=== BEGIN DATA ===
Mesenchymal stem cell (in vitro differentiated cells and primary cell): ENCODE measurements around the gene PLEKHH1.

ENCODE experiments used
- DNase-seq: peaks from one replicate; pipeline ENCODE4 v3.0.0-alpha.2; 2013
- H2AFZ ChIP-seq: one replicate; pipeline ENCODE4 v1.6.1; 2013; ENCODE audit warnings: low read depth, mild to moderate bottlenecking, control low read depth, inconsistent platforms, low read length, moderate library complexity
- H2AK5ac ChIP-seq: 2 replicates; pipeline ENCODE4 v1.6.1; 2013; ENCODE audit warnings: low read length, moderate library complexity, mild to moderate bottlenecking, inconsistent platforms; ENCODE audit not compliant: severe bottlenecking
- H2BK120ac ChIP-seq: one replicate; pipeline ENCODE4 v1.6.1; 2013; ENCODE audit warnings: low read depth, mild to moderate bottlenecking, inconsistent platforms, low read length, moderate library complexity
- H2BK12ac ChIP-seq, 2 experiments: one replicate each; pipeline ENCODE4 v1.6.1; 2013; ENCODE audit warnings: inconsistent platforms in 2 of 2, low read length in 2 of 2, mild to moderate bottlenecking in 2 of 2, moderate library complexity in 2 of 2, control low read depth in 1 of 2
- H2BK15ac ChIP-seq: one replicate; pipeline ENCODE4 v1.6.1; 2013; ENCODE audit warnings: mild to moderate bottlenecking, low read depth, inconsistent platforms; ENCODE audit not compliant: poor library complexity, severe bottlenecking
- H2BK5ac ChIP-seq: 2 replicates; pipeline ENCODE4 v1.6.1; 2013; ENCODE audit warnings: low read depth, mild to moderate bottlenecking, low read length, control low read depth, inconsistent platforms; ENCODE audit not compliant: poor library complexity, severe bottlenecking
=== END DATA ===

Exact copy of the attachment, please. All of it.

Mesenchymal stem cell (in vitro differentiated cells and primary cell): ENCODE measurements around the gene PLEKHH1.

ENCODE experiments used
- DNase-seq: peaks from one replicate; pipeline ENCODE4 v3.0.0-alpha.2; 2013
- H2AFZ ChIP-seq: one replicate; pipeline ENCODE4 v1.6.1; 2013; ENCODE audit warnings: low read depth, mild to moderate bottlenecking, control low read depth, inconsistent platforms, low read length, moderate library complexity
- H2AK5ac ChIP-seq: 2 replicates; pipeline ENCODE4 v1.6.1; 2013; ENCODE audit warnings: low read length, moderate library complexity, mild to moderate bottlenecking, inconsistent platforms; ENCODE audit not compliant: severe bottlenecking
- H2BK120ac ChIP-seq: one replicate; pipeline ENCODE4 v1.6.1; 2013; ENCODE audit warnings: low read depth, mild to moderate bottlenecking, inconsistent platforms, low read length, moderate library complexity
- H2BK12ac ChIP-seq, 2 experiments: one replicate each; pipeline ENCODE4 v1.6.1; 2013; ENCODE audit warnings: inconsistent platforms in 2 of 2, low read length in 2 of 2, mild to moderate bottlenecking in 2 of 2, moderate library complexity in 2 of 2, control low read depth in 1 of 2
- H2BK15ac ChIP-seq: one replicate; pipeline ENCODE4 v1.6.1; 2013; ENCODE audit warnings: mild to moderate bottlenecking, low read depth, inconsistent platforms; ENCODE audit not compliant: poor library complexity, severe bottlenecking
- H2BK5ac ChIP-seq: 2 replicates; pipeline ENCODE4 v1.6.1; 2013; ENCODE audit warnings: low read depth, mild to moderate bottlenecking, low read length, control low read depth, inconsistent platforms; ENCODE audit not compliant: poor library complexity, severe bottlenecking